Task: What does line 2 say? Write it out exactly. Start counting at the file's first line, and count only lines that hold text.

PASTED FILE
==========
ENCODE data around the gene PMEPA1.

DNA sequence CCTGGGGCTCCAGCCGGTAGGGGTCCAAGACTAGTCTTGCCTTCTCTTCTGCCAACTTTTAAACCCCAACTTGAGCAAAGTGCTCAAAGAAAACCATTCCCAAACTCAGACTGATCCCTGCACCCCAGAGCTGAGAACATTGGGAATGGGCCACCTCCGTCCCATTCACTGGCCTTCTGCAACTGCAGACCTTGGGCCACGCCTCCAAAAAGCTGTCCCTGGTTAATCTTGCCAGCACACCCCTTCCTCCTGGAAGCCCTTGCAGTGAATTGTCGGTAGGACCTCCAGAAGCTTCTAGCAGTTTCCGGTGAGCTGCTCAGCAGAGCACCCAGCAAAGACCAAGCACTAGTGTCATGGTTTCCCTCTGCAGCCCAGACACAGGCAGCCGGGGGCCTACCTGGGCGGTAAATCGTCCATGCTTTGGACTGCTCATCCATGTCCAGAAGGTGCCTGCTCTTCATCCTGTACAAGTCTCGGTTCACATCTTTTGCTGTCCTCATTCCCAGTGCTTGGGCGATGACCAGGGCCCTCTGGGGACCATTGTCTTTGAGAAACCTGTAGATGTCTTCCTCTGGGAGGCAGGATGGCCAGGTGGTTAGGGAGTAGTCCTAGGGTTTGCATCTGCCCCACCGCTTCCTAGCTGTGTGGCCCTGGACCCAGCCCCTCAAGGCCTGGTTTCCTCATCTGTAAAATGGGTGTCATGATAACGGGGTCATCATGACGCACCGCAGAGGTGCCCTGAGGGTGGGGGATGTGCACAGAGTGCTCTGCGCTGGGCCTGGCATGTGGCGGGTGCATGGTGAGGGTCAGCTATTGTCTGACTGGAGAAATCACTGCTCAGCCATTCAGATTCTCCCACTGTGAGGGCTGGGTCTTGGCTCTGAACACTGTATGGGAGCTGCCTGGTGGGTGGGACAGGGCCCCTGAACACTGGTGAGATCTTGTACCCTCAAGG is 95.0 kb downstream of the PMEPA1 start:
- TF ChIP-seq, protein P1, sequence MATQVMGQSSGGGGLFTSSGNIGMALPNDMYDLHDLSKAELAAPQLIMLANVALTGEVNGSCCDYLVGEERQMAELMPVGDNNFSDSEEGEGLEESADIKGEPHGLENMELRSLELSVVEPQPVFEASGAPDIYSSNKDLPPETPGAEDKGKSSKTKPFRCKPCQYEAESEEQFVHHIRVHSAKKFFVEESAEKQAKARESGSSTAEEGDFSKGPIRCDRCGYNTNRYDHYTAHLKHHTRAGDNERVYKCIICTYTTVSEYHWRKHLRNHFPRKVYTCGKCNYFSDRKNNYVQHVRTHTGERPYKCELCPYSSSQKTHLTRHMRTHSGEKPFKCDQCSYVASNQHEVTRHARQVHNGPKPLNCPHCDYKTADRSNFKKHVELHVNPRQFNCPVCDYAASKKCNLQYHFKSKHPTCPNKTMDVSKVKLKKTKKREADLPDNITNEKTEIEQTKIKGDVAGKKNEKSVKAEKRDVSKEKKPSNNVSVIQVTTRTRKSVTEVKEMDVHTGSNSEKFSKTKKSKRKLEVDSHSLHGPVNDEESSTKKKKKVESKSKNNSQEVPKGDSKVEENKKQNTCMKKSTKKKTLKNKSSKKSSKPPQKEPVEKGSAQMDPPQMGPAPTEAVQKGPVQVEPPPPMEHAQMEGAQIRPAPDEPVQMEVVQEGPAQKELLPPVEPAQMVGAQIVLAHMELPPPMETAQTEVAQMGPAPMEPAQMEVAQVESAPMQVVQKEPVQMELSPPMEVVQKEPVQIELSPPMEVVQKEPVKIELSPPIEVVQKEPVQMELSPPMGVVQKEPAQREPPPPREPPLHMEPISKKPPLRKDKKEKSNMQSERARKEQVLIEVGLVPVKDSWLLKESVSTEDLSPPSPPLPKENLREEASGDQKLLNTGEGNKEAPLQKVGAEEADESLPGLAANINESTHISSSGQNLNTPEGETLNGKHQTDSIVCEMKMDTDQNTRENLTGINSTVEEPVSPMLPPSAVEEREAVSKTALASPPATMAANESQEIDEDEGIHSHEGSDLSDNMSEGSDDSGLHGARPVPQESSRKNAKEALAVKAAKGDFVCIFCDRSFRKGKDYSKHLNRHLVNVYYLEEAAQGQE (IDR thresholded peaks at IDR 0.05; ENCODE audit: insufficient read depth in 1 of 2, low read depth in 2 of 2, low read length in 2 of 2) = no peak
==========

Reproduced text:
DNA sequence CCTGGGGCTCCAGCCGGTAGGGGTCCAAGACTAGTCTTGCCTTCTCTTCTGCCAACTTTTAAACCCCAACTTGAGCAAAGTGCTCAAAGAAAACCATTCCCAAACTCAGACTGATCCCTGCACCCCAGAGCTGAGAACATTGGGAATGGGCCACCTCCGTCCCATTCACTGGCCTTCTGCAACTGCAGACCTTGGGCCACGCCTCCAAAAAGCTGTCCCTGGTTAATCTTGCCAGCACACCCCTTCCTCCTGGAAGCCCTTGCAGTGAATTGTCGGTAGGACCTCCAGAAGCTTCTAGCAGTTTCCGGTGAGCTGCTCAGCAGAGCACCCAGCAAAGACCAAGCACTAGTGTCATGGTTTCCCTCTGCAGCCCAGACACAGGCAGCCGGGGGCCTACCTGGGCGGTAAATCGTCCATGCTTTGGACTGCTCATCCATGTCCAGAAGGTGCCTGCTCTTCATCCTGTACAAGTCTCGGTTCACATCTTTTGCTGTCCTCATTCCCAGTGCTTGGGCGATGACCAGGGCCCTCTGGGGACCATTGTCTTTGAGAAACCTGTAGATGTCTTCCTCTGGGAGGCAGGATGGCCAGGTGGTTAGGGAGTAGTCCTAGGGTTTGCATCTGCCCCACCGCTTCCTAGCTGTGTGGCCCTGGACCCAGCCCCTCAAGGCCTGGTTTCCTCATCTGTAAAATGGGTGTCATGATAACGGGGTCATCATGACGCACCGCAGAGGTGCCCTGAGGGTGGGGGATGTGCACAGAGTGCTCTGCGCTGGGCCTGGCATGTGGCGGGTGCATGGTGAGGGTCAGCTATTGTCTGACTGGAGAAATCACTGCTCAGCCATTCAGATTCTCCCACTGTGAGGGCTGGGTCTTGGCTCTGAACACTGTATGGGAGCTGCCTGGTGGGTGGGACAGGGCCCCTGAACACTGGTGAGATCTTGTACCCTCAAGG is 95.0 kb downstream of the PMEPA1 start: